It’s that introspective time of year when people start thinking about their shortcomings and what they might do about them, in the form of New Year’s Resolutions. I can already envision the post-holiday crowds forming at health clubs everywhere!
I consider myself a pretty well-adjusted person, but there are obviously things I should do, but don’t (and vice versa). In fact I’m sure that I could easily come up with a dozen changes I would like to make in my life. This raises a question: do I try to make all of these changes beginning on 1 January 2006, or should I prioritize them and pick just one for 2006? I’ve been given good advice on attempting massive changes in habits — it doesn’t happen without concomitant motivation, e.g. your life hangs in the balance. I don’t have such a threat hovering over me, so the shotgun approach is out.
But instead of attempting one Resolution for 2006, potentially failing to stick to it, and maybe even picking up another bad habit this coming year, I thought of another possible approach: How about a monthly resolution? I’ve heard that if one can willfully change their behavior for a full month, the new behavior becomes habitual, i.e. something that doesn’t require effort to maintain. If I adopted this approach, I’d have 12 chances for self-improvement in 2006. Heck, if even one of these things “stuck” I’d be doing better than most people with respect to New Year’s Resolutions! But being realistic, I know that I’m likely to fail at least as often as I succeed in this endeavor, so I’m not going to queue up a new resolution for every month. Instead, I’ll allow for several “do-overs” starting about April (or later, on the off-chance that I’m successful in January and February).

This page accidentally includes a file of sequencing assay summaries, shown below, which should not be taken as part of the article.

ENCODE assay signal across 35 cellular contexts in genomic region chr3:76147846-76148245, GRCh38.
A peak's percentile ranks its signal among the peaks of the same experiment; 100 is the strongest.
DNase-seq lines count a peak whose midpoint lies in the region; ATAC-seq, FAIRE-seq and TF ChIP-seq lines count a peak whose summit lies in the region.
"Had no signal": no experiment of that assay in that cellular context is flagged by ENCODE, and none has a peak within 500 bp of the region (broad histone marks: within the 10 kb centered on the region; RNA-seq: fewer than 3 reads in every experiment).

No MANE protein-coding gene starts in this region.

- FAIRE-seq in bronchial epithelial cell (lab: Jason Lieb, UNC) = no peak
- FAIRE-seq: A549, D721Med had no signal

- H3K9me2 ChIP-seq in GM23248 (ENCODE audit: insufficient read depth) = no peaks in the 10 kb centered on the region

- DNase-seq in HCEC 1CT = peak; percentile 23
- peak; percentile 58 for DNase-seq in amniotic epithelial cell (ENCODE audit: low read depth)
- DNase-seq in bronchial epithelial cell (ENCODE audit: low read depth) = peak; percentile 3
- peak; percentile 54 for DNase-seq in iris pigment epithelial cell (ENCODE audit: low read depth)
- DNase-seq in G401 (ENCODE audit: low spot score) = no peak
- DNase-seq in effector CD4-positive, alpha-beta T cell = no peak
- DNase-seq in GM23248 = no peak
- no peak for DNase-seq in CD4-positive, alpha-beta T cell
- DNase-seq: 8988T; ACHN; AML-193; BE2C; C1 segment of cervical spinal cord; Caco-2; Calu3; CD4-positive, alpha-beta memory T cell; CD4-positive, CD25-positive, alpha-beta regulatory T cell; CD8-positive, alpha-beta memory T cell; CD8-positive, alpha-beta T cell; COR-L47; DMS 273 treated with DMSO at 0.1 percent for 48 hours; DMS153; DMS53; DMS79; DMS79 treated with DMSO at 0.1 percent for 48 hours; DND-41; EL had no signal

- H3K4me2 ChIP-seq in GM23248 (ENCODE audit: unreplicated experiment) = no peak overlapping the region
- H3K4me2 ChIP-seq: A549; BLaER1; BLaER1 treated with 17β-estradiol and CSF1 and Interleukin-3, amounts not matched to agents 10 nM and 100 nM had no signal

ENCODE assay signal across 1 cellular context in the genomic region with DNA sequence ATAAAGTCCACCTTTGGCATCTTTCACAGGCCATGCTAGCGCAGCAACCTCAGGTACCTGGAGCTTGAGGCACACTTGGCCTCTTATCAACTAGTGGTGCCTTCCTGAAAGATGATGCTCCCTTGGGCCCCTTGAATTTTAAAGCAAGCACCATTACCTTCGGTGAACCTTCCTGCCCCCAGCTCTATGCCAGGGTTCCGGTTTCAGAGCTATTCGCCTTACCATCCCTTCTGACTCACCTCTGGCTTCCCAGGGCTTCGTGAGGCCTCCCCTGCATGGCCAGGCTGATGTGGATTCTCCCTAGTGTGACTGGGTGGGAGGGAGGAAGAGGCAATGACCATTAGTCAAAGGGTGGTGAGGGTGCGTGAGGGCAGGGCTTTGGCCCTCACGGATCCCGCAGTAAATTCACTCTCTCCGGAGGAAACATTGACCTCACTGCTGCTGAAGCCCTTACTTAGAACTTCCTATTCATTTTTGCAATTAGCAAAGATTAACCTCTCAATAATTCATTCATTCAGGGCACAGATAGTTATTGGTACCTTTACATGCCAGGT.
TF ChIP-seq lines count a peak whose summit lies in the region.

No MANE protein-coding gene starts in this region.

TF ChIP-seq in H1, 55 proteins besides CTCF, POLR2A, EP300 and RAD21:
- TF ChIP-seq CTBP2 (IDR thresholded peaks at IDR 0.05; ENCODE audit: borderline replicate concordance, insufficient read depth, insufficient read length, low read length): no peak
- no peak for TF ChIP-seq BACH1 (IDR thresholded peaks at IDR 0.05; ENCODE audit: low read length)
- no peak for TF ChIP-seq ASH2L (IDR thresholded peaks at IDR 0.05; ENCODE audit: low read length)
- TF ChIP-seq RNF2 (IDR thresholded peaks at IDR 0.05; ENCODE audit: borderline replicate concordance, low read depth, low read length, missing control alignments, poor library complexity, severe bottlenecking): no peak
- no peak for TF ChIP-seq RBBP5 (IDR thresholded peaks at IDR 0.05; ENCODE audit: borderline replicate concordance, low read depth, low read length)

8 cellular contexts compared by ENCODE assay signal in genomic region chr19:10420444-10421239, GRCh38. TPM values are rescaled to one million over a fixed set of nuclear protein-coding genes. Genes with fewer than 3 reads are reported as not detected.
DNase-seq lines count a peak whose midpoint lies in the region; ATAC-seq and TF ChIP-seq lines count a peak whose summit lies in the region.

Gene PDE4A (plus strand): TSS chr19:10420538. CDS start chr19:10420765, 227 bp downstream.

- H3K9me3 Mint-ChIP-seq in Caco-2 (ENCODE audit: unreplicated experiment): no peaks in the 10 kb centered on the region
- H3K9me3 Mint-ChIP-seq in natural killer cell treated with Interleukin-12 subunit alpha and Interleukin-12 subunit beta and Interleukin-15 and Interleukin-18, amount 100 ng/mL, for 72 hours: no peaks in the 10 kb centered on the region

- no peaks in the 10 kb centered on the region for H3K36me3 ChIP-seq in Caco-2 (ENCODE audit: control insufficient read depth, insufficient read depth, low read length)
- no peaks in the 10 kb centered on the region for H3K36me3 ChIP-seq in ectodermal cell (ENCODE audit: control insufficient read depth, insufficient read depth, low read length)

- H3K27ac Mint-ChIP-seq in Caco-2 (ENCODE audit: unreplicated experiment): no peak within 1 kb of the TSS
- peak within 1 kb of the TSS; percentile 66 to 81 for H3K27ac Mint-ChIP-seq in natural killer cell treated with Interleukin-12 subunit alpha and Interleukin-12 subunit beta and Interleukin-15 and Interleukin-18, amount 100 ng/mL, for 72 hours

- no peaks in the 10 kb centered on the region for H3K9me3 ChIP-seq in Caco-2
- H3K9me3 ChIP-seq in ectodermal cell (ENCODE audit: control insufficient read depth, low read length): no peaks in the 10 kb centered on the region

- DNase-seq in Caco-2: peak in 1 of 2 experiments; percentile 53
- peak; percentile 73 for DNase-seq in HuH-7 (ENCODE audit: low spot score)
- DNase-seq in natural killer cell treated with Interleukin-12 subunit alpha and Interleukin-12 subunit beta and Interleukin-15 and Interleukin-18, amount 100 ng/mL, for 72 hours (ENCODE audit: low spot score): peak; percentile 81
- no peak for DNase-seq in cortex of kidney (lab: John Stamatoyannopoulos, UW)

What sort of resolutions would be good candidates? Well, it seems to me that they should be daily (or more frequent) tasks, particularly things that are important to me — my family and my health are the first general things that come to my mind. Some possible specifics might be:
- Ensuring the chores are done every day (both the kids’ and our own)
- Bicycling daily (either commuting or recreational)
- Getting my “5/day” veggies and fruits
- Flossing every day (here I am married to a dental hygienist, and I only floss once or twice per week, tsk tsk)
A dozen monthly resolutions seem like a better approach to self-improvement than the typical New Year’s Resolution. I’ll pick something easy for January and see if I can stick with it throughout the month. For February I could take the next easiest task, and so on. Hmm, if I kept at it for a few months perhaps I would get into the habit of changing my habits. 🙂